All of the countries of Southern Europe have approximately 30% of their population in the age ranges of under age 15 or over age 65. In Greece and Italy, the rate is 14/19, with 14% of the population being under age 15 and 19% over age 65. In Malta, the rate is 17/13. The rate is at 16/17 in Portugal and is very close at 14/17 in Spain (PRB, 2007). In comparison, in all of the countries of Southern Europe, the population distribution by age is fairly equal, both from country to country and between the two given age ranges. Thus, the majority of the population in all five countries is in the 15 – 64 year age range. These countries are not very different from their surrounding ones as the difference between the highest and lowest percent of the population under 15 is 14% and the difference between the highest and lowest percent of the population over 65 is 13%. (PRB, 2007)

Country Infant Mortality Rate
Italy 3.7
Portugal 3.5
Greece 3.8
Spain 3.8
Malta 6.0
Andorra 2.5

Infant Mortality Rate (Above)

The infant mortality rates in these countries are: Andorra – 4%, Greece – 5.9%, Italy – 4.8%, Malta – 3.4%, Portugal – 5%, and Spain – 3.5%. When compared with each other, the infant mortality rates of all six countries are very similar. These rates are slightly lower than the infant mortality rates of the neighboring countries of Eastern Europe, which range from 4.1% all the way up to 18.4%, and about the same as the rates in Western Europe, which range from 4.2% to 7.9% (PRB, 2007).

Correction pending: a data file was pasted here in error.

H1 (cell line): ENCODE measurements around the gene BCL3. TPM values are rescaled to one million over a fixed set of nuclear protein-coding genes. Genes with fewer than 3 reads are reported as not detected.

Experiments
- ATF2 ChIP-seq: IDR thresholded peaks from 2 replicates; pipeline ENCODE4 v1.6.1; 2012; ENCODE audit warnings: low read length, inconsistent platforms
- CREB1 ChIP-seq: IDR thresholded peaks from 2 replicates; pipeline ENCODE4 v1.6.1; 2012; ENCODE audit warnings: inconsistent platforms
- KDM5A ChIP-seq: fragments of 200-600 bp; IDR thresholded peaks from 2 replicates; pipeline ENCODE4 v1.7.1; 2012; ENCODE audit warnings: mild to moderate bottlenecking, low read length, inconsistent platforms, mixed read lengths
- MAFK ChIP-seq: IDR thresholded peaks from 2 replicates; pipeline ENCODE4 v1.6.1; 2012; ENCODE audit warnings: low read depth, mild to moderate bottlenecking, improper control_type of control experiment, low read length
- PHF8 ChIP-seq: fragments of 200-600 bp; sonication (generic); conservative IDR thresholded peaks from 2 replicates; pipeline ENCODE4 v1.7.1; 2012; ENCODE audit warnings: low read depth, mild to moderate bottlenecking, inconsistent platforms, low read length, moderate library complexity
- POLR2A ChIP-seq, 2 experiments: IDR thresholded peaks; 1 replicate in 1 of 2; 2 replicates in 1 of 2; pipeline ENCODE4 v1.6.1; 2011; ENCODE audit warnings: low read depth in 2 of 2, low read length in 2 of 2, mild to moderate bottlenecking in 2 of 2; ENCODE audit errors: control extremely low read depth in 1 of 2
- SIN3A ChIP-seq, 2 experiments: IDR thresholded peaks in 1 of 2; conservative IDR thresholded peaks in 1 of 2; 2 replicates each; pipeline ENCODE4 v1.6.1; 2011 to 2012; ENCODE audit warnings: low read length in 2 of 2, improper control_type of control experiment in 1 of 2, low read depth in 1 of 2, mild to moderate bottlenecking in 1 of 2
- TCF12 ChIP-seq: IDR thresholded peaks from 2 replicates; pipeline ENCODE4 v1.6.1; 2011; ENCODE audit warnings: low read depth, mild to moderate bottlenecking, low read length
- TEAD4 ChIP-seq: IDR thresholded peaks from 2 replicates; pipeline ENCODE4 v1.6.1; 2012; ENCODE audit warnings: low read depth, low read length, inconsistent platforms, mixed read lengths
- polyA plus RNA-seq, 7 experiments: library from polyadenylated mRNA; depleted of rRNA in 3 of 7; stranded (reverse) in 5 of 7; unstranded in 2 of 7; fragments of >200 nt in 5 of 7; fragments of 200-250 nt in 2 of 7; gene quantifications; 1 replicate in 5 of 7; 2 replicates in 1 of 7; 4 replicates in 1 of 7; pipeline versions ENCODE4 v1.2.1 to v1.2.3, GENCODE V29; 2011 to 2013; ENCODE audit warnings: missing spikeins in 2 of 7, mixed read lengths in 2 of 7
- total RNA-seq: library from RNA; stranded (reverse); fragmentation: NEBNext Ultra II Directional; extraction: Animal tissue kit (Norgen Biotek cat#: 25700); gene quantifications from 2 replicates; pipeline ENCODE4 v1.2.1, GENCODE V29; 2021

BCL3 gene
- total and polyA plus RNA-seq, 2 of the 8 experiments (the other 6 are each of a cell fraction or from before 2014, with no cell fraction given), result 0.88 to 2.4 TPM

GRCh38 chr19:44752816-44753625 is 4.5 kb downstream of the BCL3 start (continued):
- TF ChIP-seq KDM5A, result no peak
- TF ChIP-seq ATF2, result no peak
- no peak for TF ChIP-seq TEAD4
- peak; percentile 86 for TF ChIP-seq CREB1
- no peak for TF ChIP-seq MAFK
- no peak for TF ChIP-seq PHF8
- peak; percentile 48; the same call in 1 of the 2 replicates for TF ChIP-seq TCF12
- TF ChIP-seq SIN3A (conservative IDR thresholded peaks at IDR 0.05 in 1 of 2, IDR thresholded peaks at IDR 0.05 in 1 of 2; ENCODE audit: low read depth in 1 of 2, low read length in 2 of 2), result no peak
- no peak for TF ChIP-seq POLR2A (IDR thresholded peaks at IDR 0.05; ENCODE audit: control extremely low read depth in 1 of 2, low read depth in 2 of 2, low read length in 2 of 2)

Country Percent Urban
Italy 68%
Portugal 55%
Greece 59%
Spain 77%
Malta 95%
Andorra 91%

Percent Urban Population from The World Bank (Above)

In Andorra, about 91% of the people live in urban areas. This is similar to Malta, in which 95% of the people live in urban areas. Spain has about 77% of its citizens residing in urban areas. The high agricultural dependency is reflected in the low urbanization rates of Greece and Portugal, at 59% and 55%, respectively. (PRB, 2007).

Country GNI PPP
Italy $29,840
Portugal $20,850
Greece $24,570
Spain $28,420
Malta $18,620
Andorra Not Reported

GNI PPP Figures from The World Bank (Above)

The GNI, PPP per capita, or Gross National Income in Purchasing Power Parity per capita, is the annual income per person, adjusted to match the amount of goods and services that one could buy in the United States in U.S. dollars.  This amount is fairly equal in all of Southern Europe, with the exception of Italy. In Italy, that amount is $29,840. In Portugal, the figure is $20,850. In Greece, in one year, the figure is $24,570. In Spain, the figure is $28,420 and in Malta, the figure is $18,620 (PRB, 2007). The three middle-level industrialized countries are very similar in GNI rates. The highly industrialized country of Italy has a substantially higher GNI rate than the other countries of Southern Europe, while the poor, agriculture-based country of Malta has a very low GNI rate when compared with the other countries of this region.